In the gas-type X-ray-generating device 50 of FIG. 2, the mirror 15, the nozzle 11, and the X-ray-transmissive filter 21 have high replacement frequencies, wherein the mirror 15 has the highest replacement frequency and the filter 21 has the lowest replacement frequency. With the device 50 of this embodiment, detaching the flange member 51 to open the upper wall of the light-source chamber 10 permits ready detachment and removal of the mirror 15 (having the highest replacement frequency). Meanwhile, it is unnecessary to detach the nozzle 11, the X-ray-transmissive filter 21, the condenser lens 17, or the condenser mechanism 18 (all of which having respective replacement frequencies that are lower than of the mirror 15). Thus, it is unnecessary to detach and realign the nozzle 11 every time the mirror 15 is removed, which eliminates tedious work such as having to adjust the plasma-generating position (aligning the spray of target material from the nozzle) each time maintenance is performed.

Furthermore, providing the second flange member 51 shown in FIG. 2 allows ready removal of the mirror 15, the nozzle 11, and the filter 21 (in this order) through the upper wall of the light-source chamber 10 without having to remove the flange member 20. Consequently, in situations in which manufacturing of the device otherwise may be compromised, the flange member 20 can be eliminated. But, in view of the convenience of the flange member 20 for detaching the nozzle 11 and the X-ray-transmissive filter 21, it is desirable and convenient to provide both flange members 51, 20 in a single device.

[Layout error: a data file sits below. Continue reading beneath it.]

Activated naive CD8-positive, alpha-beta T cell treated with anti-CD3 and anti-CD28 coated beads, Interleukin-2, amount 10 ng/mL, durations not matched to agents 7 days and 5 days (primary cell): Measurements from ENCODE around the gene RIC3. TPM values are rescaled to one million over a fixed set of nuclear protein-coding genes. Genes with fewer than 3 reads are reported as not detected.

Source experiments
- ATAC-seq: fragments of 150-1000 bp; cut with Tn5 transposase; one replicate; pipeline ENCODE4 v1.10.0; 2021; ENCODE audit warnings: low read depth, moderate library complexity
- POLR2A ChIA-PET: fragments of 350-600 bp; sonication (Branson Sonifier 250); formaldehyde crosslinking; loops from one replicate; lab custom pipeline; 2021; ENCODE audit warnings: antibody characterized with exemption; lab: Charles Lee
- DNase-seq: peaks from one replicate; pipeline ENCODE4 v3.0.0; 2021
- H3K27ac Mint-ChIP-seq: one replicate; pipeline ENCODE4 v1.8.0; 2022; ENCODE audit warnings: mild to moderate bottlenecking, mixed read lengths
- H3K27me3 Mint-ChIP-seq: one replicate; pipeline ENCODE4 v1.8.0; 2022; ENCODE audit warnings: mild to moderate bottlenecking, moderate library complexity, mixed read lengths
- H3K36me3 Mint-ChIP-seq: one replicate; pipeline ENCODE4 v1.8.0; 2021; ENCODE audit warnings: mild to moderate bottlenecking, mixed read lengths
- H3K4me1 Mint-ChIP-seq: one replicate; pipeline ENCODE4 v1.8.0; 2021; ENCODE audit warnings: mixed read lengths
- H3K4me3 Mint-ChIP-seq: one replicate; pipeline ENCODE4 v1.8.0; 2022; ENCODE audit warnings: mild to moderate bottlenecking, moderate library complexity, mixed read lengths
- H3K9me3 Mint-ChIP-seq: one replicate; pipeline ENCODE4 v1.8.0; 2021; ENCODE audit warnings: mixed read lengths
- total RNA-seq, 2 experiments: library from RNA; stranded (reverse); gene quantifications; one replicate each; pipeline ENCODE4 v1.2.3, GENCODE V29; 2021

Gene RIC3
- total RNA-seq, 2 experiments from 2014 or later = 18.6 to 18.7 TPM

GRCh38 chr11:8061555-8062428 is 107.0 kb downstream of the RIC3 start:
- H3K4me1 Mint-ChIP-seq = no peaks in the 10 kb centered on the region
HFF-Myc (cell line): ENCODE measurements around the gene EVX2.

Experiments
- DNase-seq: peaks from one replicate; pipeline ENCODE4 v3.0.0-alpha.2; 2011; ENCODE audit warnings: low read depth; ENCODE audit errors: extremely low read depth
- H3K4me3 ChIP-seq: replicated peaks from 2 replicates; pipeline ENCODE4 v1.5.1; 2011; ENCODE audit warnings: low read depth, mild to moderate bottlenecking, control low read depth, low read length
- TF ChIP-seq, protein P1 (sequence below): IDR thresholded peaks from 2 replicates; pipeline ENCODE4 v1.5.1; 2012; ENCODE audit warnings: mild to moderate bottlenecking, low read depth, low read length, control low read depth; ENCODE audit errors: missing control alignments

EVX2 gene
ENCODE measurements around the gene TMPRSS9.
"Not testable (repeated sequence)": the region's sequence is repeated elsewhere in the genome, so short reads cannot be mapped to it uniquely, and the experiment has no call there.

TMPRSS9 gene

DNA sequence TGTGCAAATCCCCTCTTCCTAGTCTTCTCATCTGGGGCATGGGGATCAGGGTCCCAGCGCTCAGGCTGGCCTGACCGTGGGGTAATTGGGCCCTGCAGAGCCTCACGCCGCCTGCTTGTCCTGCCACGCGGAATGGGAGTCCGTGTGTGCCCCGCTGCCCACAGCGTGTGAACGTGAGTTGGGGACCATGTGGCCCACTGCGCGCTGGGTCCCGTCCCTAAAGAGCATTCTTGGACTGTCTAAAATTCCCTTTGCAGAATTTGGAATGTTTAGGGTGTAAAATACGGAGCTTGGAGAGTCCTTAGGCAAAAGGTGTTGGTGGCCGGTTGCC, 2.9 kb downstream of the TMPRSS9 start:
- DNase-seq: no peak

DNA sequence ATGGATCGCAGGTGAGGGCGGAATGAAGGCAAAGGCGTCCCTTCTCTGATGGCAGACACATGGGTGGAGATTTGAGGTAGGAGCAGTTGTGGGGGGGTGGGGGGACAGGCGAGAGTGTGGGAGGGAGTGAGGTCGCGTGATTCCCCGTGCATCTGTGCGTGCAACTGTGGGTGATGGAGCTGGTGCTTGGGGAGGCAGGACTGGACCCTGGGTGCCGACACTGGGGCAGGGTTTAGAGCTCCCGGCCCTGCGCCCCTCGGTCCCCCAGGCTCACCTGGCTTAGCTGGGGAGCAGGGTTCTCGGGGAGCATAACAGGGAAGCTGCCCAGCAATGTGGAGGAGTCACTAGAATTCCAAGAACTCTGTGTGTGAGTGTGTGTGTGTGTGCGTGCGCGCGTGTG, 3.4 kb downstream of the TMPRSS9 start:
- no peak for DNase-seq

Although the embodiment of FIG. 2 was explained in the context of it being a gas-type X-ray-generating device, it alternatively can be a liquid-jet type X-ray-generating device, as described generally above with respect to FIG. 1, including the flange member 51.

FIG. 3 depicts a third embodiment of an X-ray-generating device 60. Components in FIG. 3 that are substantially similar to respective components of the embodiments of FIGS. 1 and 2 have the same reference numerals. Compared to the X-ray-generating device 50 shown in FIG. 2, the X-ray-generating device 60 of FIG. 3 is substantially different principally in the following two points: